General Approach to Treatment

Women suffering from vasomotor symptoms should attempt lifestyle or behavioral modifications before seeking medical treatment. Women who seek medical treatment usually suffer from symptoms that diminish their QoL, such as multiple hot flashes per day or week, sleep disturbances, vaginal dryness, or mood swings. HT should be considered for these women, but is not the most appropriate choice for all women.

Women should receive a thorough history and physical examination, including assessing for CHD and breast cancer risk factors, before HT is considered. They should be informed of the risks and the benefits of HT and encouraged to be involved in the decision-making process. If a woman does not have any contraindications to HT, including CHD or significant CHD risk factors, and also does not have a personal history of breast cancer, HT would be an appropriate therapy option (Fig. 50—1). Women who have undergone a hysterectomy need only be prescribed estrogen. A progestogen should be added to the estrogen only for women with an intact uterus. Alternative and nonhormonal treatment options are available for women who are not candidates for HT, but they are less efficacious than hormonal therapies. These treatments should be chosen based on the efficacy and safety profile of the treatment and the patient's past medical history and current medications.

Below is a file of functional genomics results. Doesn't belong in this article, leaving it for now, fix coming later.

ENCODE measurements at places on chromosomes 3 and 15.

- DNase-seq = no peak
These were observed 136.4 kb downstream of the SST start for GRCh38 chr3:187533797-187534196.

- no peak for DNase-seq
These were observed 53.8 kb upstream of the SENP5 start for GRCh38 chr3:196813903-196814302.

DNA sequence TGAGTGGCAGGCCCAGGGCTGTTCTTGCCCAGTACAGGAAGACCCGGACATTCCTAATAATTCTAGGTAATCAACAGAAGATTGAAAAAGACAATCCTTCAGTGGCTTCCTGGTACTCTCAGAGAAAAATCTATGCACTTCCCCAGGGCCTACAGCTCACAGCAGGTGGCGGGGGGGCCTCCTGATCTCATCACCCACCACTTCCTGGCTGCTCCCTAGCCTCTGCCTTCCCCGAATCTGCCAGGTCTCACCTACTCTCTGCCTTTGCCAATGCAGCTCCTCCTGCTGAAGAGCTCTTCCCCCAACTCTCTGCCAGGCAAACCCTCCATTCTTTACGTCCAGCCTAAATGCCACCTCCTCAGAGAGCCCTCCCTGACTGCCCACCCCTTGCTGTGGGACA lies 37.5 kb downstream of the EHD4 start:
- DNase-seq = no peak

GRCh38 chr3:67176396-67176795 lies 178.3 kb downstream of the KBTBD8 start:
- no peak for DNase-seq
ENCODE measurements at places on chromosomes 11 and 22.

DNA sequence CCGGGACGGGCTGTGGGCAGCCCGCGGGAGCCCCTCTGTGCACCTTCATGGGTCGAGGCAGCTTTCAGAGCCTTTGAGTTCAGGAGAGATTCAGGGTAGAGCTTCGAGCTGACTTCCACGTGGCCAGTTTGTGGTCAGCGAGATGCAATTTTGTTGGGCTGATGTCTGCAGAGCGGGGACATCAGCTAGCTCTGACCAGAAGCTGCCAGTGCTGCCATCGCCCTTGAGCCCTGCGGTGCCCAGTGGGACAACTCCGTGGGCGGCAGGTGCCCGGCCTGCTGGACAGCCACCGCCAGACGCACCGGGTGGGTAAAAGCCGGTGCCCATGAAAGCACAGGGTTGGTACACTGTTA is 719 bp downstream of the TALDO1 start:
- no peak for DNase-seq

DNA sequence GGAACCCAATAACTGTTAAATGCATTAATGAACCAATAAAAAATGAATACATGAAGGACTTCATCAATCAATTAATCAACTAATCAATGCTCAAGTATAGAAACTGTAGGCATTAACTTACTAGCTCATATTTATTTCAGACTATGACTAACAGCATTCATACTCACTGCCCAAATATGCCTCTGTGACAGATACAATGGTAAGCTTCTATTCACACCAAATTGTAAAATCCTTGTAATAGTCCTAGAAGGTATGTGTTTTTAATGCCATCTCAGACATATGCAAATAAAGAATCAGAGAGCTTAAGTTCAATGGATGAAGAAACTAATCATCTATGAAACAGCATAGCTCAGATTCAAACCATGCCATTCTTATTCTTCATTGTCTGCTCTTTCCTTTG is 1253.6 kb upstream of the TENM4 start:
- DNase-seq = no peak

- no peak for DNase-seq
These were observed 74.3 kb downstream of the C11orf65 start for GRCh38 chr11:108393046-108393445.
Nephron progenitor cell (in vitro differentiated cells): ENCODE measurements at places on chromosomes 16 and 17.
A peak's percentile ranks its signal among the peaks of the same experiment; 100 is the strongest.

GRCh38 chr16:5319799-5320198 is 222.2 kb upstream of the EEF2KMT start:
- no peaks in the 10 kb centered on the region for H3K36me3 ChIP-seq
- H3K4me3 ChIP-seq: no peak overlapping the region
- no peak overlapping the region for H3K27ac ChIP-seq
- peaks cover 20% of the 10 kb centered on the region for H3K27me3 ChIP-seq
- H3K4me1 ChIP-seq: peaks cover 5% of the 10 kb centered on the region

How To Deal With Rosacea and Eczema

How To Deal With Rosacea and Eczema

Rosacea and Eczema are two skin conditions that are fairly commonly found throughout the world. Each of them is characterized by different features, and can be both discomfiting as well as result in undesirable appearance features. In a nutshell, theyre problems that many would want to deal with.

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